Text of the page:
Absolute family control was a key to the formula. Employee share ownership was not on offer, and Gordon proudly showed me the leather-bound volumes in which he filed correspondence about the astonishing number of takeover approaches he had rejected over the years. ‘Look here, Colgate-Palmolive! I took the fellow fishing and netted a salmon for him. “That’s all you’ll catch here,” I told him. And Heinz, they came back five times. Tony O’Reilly [Heinz’s Irish-born chairman] said “Come on Gordon, you and I’ll go to Pittsburgh and run Heinz, they haven’t got anyone like you.” I just gave him a rude word.’

But if Gordon and Ena were hard-headed enough to outplay corporate titans, it was their little eccentricities that made the Baxters brand what it was: I also met the man they employed to prod beetroot as it cooked, checking for tenderness, and who doubled as Gordon’s personal bagpiper.

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  • dado_trunking

    Austerity has worked in Britain? What bollocks.
    None of the real problems have been solved. Pensions, living wage, acceptable standards of social security, social mobility, productivity levels, deficit spending.


  • tolpuddle1

    Careful with that hair shirt, Martin ! Avoid cold baths before March !

    Oh, Austerity is good for OTHER PEOPLE ?

    And where does Spain – where austerity hasn’t worked – come into this ?

    BTW, it hasn’t worked here or in Ireland either.

  • charles kinbote

    Austerity pertains to the field of economics and not moral philosophy or ethics. That is why, Paul Krugman and Financial Times, are reliable sources of information on the subject.

    Moral philosophers are more well suited to erudite discourse about the finer points of cock-a-leekie and cullen skink.

  • Neohedonist

    ‘Pay up, you miserable bastards’, Agreed this is unfair on small suppliers but given the creditworthiness of the firms you mentioned all suppliers can and should be making use of asset based finance (invoice discounting, Factoring or even a full ABL package). This will provide a one-off boost to cash flow (for reinvestment), will lower their financing costs (its cheaper than cash flow based lending) and also reduce their cost of capital boosting equity returns. A recent report from Lloyds Bank noted that UK SMEs have £770 billion of untapped assets that could be used to fund growth. What are they waiting for?

    • Dodgy Geezer

      …but given the creditworthiness of the firms you mentioned all suppliers can and should be making use of asset based finance…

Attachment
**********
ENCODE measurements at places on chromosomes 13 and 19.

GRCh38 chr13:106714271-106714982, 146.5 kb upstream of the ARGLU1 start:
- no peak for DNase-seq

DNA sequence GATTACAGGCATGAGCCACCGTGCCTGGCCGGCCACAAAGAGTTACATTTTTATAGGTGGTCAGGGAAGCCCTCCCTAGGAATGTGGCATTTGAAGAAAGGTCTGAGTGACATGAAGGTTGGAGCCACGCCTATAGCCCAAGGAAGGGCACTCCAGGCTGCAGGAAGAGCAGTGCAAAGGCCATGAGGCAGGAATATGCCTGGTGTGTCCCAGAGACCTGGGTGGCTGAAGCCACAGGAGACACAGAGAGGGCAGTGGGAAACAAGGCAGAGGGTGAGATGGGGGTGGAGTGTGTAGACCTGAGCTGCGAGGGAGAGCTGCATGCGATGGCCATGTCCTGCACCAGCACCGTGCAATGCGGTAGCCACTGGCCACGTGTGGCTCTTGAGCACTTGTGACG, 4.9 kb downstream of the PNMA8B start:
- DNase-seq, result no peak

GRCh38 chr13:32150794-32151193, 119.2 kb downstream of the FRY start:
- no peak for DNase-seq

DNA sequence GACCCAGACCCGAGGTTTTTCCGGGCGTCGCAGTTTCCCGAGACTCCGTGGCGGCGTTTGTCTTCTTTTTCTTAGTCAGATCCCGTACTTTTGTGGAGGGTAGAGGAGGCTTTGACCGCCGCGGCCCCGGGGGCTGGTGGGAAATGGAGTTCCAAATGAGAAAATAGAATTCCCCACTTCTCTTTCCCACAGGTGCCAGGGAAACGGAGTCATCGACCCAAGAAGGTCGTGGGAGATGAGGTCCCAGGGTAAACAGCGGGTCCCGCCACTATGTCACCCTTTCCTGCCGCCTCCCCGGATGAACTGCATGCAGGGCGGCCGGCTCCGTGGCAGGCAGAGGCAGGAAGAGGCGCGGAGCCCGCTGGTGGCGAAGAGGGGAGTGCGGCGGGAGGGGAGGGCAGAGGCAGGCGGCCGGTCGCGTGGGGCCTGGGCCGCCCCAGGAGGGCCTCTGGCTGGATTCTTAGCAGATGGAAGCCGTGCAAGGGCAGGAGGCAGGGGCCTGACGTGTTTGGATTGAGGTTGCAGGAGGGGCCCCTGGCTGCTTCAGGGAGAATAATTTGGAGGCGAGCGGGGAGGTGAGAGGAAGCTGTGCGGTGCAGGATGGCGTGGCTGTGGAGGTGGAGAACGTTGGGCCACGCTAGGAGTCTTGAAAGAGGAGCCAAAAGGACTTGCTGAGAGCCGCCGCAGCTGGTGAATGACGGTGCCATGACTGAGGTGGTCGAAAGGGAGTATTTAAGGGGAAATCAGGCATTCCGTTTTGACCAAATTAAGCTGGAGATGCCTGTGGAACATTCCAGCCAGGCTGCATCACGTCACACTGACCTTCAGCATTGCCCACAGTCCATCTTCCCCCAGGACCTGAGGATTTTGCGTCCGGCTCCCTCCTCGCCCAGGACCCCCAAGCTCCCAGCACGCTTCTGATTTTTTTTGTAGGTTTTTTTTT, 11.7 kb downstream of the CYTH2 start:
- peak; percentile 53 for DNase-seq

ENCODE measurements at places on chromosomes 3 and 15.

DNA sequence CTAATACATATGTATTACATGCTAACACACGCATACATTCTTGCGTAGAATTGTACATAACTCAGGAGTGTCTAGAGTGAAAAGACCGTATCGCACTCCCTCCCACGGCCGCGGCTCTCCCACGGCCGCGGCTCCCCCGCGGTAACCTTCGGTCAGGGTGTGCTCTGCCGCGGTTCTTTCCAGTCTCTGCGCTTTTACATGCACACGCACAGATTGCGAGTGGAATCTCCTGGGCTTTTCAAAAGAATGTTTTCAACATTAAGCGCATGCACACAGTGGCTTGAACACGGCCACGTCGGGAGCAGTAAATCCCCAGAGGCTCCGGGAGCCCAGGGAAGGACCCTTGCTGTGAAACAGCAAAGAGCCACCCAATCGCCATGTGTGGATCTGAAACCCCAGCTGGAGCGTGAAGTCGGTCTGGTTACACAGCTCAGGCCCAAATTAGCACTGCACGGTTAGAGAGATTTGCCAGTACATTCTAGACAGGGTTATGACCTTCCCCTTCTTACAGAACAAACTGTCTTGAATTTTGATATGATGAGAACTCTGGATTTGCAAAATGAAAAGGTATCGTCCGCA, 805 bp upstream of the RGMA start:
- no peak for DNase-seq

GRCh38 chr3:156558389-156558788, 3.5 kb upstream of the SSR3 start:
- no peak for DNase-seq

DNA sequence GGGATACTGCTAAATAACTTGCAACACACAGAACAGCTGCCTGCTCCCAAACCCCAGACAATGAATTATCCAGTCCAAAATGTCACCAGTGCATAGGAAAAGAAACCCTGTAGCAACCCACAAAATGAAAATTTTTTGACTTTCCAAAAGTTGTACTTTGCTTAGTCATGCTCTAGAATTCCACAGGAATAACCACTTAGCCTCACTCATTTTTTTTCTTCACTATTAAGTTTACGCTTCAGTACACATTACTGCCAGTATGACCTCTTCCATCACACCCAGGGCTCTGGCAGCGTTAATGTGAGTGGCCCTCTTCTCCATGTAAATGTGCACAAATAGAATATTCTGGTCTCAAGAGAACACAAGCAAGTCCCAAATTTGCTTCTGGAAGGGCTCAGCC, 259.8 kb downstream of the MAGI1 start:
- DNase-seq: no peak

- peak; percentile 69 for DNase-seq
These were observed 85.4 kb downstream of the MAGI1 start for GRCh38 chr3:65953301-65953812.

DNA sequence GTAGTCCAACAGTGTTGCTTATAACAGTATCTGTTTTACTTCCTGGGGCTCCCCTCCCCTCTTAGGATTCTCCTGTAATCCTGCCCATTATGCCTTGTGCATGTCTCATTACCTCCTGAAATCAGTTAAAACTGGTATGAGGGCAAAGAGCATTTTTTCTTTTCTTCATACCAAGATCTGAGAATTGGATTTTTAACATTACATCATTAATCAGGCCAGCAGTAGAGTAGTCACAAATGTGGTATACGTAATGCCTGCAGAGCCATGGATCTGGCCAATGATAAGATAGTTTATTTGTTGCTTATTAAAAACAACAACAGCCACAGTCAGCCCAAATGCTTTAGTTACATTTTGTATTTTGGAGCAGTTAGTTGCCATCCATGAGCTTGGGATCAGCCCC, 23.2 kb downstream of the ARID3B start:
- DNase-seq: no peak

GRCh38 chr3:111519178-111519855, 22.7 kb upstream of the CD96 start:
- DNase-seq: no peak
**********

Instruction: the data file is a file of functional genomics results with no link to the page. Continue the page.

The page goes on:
Um. The firms mentioned may be creditworthy, but using their invoices as assets rather depends on what position the invoice has in the creditor’s lists. I suspect that it comes right at the bottom, and that it does not provide as strong a guarantee of repayment as the parent firm’s name would suggest…

      • Neohedonist

        Most asset based lenders will advance c 90% plus against invoices to those customers (assuming no dispute) although the time delay will bear an interest cost for the supplier but that is much cheaper than cash flow based lending (RCF) at 1-3% over libor. There is an issue with 120 days plus but if those are the normal terms of business the the ABL will go with that. There are a range of schemes which can be used to address this. Problem is that this type of financing does not work in all cases and does entail more monitoring & cost on the sales ledger

  • Joe

    Sound money (what some call austerity) only works on a Liberal Capitalist system, like we had up to WW2.

    In the Socialist madness where we all live austerity equals squeezing the citizen to pay for the unpayable. And this is the whole point: the system doesn’t work.

    As to Britain, well, when the government of a bankrupt country jumps enthusiastically on a £40 billion (HS2) project and columnists like Martin Vander Weyer defend they are practising austerity… all is said.

  • Cobbett

    Executive pay up 44% The top 1% even richer since 2008…Goldman Sachs knew the true state of the Greek economy and conspired to conceal it – now it’s among those grabbing all the assets it can…austerity for the masses – Bail outs for the Rich(QE)

  • polistra24

    The word ‘austerity’ has led to some confusion. Greece could certainly use a lot more frugality, a lot more saving and less borrowing. But only as a self-imposed decision that leads to a more healthy and productive economy.

    What’s happening now is not self-imposed. It’s identical to what happened in the ’30s. In both decades, Germany imposed a Leveraged Buyout on Balkan countries. Persuaded them to borrow heavily from Germany, then used the resulting bankruptcy to claim their assets.

    The cost-cutting part of an LBO resembles frugality when seen by itself. But the goal of an LBO is the exact opposite of plain old Living Within Your Means.